He told Mr D he’d taken over at PTT and had been observing his investment with the company. He said it was making a good profit.

However, he soon pivoted to pitching another company, MCL.

Because of PTT’s troubles, he told Mr D he could get his investment back in a matter of days if he funded his trading account with a further $2000.

The man transferred the money, believing it was to a MCL account, when in fact it went straight into to McCall’s personal account.

No papers were signed and once the money arrived McCall disappeared. They never spoke over the phone again.

Several others fell victim to McCall just like Mr D, including one woman who was told if she invested more money he would provide her with a master password.

This password, he claimed, would let her see where her money was being invested and how it was performing.

After she paid more money, McCall was gone.

Another man who had also previously invested with PTT was contacted by McCall in October 2015.

McCall explained a mistake had been made and PTT was including him in a mirror trading programme. PTT had started trading on on the man’s behalf with “ghost money”, he was told, and already added more than $4000 in his account.

It was all another ruse to win the man’s trust and eventually see him deposit an additional $2000 into McCall’s account.

Other promises McCall made to his victims talked of quick returns by taking advantage of a “shift in the market”, including an outrageous 300 per cent return for its investors.

McCall told some the average return for investors was 17 per cent per annum, that seven out of 10 trades were profitable, and they could secure “VIP privileges” where PTT would cover any losses for the first six months of trading.

He even said returns were guaranteed by the ANZ Bank.

As suspicions grew, one victim was assured via a text from McCall that she was not being scammed and an account summary showing a profit of more than $2100 was sent to her.

But the account summary was false – it had the wrong name on it.

In one desperate attempt, McCall also unsuccessfully tried to directly use one man’s credit card number to take thousands of dollars.

McCall tried to pull the wool over FMA's eyes

As part of the investigation into PTT, McCall was given a notice on November 10, 2015 requiring him to give evidence to the FMA.

He gave a compulsory interview seven days later at the FMA offices in Auckland and provided detailed evidence about his former employment as a sales representative at PTT.

But he was also giving evidence to the FMA, knowing it to be false or misleading.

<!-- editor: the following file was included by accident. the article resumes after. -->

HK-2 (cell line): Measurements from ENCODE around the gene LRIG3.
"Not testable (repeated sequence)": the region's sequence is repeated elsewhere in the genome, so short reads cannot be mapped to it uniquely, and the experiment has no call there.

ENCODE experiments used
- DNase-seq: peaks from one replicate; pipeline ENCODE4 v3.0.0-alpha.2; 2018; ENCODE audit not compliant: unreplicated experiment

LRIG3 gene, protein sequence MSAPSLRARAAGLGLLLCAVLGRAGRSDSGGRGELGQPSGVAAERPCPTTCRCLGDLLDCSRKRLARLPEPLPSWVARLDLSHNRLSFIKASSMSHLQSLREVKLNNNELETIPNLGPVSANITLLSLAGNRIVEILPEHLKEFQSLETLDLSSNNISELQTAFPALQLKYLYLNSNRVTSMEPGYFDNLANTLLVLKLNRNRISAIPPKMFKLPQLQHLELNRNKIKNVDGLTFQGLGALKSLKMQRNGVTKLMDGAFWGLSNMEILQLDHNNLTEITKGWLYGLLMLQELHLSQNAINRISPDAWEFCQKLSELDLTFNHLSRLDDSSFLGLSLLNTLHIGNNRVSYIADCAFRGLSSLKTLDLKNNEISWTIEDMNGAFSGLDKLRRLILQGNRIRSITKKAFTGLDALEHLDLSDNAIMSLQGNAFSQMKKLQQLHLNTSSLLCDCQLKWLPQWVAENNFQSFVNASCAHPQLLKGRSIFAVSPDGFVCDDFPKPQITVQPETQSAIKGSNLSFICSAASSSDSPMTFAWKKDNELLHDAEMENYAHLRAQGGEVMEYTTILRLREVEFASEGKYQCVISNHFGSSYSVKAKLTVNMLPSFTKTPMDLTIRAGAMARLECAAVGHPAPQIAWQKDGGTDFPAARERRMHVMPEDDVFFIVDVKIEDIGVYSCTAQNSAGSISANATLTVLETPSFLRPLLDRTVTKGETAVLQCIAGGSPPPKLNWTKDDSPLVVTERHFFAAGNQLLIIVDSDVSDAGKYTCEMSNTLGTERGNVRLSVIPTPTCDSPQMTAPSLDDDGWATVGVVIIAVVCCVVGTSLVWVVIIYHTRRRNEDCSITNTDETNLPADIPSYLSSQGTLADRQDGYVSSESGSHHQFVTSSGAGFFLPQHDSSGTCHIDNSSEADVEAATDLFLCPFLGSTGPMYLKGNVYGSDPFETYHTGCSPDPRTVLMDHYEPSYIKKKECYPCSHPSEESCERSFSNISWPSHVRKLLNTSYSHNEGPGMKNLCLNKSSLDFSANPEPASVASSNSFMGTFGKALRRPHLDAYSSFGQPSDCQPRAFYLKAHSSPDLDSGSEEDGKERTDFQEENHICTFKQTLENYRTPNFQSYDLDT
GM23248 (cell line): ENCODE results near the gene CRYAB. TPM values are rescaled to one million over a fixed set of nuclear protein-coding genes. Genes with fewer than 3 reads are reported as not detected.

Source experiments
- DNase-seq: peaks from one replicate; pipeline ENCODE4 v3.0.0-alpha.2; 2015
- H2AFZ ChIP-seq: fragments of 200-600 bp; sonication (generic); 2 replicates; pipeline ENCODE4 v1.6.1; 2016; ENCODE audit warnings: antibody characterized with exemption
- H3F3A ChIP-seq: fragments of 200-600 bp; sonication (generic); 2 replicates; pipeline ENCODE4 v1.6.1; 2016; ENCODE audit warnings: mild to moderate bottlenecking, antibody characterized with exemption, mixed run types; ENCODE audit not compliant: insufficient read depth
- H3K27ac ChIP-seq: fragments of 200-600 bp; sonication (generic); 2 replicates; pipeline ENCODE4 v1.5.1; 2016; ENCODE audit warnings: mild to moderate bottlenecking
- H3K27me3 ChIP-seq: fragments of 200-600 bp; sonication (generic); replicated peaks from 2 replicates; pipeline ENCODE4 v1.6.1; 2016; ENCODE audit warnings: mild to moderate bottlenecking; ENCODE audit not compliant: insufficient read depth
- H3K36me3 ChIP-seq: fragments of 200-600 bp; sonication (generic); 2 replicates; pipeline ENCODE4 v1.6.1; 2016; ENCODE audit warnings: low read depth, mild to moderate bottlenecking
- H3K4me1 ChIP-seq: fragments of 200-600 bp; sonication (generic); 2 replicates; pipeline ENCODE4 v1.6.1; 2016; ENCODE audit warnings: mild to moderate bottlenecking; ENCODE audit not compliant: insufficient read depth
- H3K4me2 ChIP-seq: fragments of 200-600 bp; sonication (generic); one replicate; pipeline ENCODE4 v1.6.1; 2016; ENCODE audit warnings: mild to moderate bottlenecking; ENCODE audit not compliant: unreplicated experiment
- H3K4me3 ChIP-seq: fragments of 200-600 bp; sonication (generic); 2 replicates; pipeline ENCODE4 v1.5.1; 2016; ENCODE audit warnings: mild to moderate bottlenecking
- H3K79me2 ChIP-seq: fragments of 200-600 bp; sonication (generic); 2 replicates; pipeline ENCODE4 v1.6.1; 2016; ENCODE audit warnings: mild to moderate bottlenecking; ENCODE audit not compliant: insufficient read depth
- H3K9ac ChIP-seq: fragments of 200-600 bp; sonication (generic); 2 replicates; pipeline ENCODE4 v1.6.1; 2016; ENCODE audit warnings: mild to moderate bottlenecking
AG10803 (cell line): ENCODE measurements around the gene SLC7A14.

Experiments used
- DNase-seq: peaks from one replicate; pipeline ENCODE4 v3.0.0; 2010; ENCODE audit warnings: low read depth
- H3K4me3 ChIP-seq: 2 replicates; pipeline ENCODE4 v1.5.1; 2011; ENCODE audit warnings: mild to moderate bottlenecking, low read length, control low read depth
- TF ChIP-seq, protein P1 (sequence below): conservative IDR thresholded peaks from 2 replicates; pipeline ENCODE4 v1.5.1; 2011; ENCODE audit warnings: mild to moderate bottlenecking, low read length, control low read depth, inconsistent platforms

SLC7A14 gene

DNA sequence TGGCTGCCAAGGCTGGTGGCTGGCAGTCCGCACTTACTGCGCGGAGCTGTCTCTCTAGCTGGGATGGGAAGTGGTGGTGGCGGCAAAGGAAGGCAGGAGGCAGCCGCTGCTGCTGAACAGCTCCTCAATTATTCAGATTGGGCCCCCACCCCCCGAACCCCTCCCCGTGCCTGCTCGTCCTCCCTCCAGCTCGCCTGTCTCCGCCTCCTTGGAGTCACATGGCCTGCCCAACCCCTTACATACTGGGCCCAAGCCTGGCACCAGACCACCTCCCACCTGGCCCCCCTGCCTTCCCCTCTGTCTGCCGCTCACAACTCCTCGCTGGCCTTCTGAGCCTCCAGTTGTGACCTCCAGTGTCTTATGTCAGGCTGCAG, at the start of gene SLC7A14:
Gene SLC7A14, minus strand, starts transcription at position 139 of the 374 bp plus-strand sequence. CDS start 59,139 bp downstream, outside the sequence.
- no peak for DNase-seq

He said he was not known as Rodney Crichton.

This was despite McCall’s birth certificate recording his birth name as Rod Richard Makatea and including changes to Rodney Crichton and Rodney McCall.

He also denied having a personal account with Kiwibank.

His lies persisted, despite a customer information sheet on the Kiwibank account holding the date of birth, phone number and email address McCall provided during the FMA interview.

During another interview on May 2, 2018 at the Manurewa Police Station, he continued to deny being known as or knowing a Rodney Crichton, until he accepted it when it was put to him the name was recorded on his birth certificate.

He also finally accepted he was “associated” with MCL.

While the deposits made by investors McCall was charged over was about $70,000, forensic accounting analysis shows the total amount of deposits made by all investors as $99,799.48.

'I'm dealing with someone who is inherently dishonest'

When sentencing McCall a few days before Christmas, Judge Blackie was told the fraudster had only paid two of his victims back a total of about $14,000.

His sentencing had been adjourned twice already because it was anticipated he would be able to pay back all the money he stole.

The con-man also said he had an additional $10,000 he could pay on the spot.

But Judge Blackie was sceptical about the validity of McCall’s claims.

“I’m dealing with a fraudster,” he said. “I’m dealing with someone who is inherently dishonest and I just don’t trust it.”

McCall’s charges, which he pleaded guilty to in June, were to two representative charges of obtaining by deception, one representative charge of dishonestly using a document, and two charges of obstruction of the FMA’s powers under the Financial Markets Authority Act.

Judge Blackie sentenced him to 12 months’ home detention.

He also barred McCall from being involved in the handling of money, giving financial advice, applying for a credit card or loan, and engaging in the affairs of any business, trust or entity unless approved by a probation officer.

Further, McCall’s finances for the purposes of reparation to his victims were to be under the control of a probation officer.

“Those are very strict conditions and they are going to curtail your business activities,” Judge Blackie said.

The conditions will continue for six months after McCall’s home detention ends.

Just days before McCall was sentenced, the High Court also released a judgment which would see Robertson’s victims receive a portion of their money back.

The court approved a pro-rata distribution for creditors of PTT Limited, Robertson and his associated entities.

Receivers and liquidators estimate the victims will likely receive 59.52 cents in the dollar.

FMA general counsel Nick Kynoch said many victims of Robertson and McCall had their trust abused and were plunged into financial uncertainty, some fearing for their retirement prospects.

One of PTT’s victims is now so suspicious of financial people he refuses to deposit money in a bank.

Kynoch said McCall’s sentence reflected the consequences for continuing the PTT fraud.

“He reinvented the scam through a new entity, despite being aware of the FMA’s investigation into PTT and Mr Robertson. This allowed him to continue to target mainly elderly people solely for his own personal gain, many of whom were re-victimised…”

Source: Read Full Article